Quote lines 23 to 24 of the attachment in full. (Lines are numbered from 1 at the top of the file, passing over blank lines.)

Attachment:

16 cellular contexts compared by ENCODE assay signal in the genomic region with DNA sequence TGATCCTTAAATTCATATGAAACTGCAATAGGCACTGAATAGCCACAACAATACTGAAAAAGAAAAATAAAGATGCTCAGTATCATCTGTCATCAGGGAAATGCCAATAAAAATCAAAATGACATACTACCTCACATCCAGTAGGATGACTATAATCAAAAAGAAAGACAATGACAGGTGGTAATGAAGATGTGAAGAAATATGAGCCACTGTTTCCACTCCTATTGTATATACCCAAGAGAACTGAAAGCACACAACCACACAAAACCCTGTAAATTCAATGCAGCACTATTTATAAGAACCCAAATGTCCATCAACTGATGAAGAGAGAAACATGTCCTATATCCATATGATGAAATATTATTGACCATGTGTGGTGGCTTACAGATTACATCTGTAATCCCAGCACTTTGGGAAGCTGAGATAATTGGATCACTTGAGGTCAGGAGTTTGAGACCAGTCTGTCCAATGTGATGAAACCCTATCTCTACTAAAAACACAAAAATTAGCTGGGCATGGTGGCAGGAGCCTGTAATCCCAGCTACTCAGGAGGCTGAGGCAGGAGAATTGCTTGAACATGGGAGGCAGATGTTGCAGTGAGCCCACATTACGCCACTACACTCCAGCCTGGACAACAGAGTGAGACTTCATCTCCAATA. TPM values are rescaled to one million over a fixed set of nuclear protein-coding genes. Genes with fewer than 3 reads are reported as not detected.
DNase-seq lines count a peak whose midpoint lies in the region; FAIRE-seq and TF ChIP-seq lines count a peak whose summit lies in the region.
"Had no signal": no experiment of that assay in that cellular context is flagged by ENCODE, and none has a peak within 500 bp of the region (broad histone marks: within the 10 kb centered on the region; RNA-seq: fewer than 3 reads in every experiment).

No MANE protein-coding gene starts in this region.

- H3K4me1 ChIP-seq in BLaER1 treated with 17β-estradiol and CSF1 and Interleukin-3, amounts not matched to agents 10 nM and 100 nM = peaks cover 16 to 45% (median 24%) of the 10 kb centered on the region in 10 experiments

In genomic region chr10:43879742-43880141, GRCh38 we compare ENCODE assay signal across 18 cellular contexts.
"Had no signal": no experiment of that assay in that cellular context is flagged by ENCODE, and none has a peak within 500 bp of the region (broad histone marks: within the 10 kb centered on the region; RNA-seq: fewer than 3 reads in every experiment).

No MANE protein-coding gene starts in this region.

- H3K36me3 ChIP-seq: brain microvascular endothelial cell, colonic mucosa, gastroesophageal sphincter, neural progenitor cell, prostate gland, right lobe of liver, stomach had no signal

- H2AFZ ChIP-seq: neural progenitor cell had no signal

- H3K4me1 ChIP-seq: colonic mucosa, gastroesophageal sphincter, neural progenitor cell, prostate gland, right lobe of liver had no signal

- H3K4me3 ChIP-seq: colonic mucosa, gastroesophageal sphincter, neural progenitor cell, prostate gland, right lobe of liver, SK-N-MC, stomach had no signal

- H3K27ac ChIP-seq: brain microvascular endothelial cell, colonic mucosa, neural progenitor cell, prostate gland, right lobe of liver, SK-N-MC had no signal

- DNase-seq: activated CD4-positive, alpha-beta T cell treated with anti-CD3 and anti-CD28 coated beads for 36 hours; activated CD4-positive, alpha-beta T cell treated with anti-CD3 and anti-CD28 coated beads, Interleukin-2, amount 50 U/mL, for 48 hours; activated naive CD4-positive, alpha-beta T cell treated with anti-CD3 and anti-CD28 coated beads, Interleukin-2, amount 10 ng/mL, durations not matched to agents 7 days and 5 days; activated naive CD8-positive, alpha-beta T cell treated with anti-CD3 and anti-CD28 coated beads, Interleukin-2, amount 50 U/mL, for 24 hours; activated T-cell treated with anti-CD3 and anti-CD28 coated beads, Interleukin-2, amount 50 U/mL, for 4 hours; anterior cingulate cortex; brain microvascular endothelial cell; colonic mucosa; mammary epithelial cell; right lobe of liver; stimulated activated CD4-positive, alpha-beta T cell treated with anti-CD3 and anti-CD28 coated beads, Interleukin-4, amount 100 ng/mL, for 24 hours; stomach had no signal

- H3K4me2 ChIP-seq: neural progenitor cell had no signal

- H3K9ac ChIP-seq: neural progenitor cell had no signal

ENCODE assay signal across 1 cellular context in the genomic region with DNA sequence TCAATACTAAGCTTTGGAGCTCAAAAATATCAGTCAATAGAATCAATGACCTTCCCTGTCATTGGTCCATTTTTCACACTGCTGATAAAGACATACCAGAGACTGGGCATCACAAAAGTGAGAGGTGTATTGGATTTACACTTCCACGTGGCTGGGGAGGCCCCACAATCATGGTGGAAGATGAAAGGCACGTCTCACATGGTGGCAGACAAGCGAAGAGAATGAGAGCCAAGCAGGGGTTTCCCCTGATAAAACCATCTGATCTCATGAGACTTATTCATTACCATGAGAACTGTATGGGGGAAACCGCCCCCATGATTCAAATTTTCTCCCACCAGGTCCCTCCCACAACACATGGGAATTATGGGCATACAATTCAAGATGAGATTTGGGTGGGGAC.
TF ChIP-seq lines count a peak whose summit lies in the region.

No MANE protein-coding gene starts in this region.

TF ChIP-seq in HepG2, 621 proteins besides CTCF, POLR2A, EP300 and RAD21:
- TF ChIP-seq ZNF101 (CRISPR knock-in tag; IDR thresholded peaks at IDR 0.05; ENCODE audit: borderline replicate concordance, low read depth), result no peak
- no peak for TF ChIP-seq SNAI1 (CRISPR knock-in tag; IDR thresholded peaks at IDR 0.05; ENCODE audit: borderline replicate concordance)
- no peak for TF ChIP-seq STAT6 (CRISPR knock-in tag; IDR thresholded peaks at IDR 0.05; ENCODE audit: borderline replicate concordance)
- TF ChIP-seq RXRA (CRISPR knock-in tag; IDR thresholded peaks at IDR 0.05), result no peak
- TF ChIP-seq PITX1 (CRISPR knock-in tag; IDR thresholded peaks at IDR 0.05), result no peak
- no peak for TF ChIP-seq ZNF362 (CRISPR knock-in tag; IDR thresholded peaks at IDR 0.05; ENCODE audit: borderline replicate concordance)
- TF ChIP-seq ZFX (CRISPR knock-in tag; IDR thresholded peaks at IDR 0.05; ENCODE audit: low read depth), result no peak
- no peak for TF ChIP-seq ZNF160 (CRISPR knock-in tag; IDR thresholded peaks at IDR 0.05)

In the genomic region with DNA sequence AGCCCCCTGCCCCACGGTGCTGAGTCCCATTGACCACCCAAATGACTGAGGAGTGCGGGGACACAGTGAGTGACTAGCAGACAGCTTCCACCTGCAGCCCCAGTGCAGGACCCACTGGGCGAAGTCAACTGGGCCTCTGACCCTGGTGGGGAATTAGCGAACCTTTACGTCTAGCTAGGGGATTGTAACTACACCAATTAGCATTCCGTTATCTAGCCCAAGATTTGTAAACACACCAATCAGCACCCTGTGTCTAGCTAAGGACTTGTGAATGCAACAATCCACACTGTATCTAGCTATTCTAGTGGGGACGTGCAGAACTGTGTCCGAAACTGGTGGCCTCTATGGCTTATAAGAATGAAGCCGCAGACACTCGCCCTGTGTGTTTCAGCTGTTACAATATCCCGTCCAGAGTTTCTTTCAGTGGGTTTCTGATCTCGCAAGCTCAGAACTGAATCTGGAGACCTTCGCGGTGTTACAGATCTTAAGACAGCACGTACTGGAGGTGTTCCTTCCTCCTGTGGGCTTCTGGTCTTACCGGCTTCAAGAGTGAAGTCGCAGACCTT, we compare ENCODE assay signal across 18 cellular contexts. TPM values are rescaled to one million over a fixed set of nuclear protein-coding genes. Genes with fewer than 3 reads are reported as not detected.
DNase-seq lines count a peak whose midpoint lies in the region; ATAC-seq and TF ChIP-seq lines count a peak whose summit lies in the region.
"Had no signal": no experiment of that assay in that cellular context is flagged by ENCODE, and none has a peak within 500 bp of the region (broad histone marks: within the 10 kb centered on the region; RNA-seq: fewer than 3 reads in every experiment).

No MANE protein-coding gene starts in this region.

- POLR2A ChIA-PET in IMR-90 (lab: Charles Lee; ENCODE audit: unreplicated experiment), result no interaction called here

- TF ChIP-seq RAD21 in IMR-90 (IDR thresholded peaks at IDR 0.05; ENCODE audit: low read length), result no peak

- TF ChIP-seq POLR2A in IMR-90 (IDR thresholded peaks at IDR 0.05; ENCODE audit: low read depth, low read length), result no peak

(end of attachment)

- no peak for TF ChIP-seq STAT6 (CRISPR knock-in tag; IDR thresholded peaks at IDR 0.05; ENCODE audit: borderline replicate concordance)
- TF ChIP-seq RXRA (CRISPR knock-in tag; IDR thresholded peaks at IDR 0.05), result no peak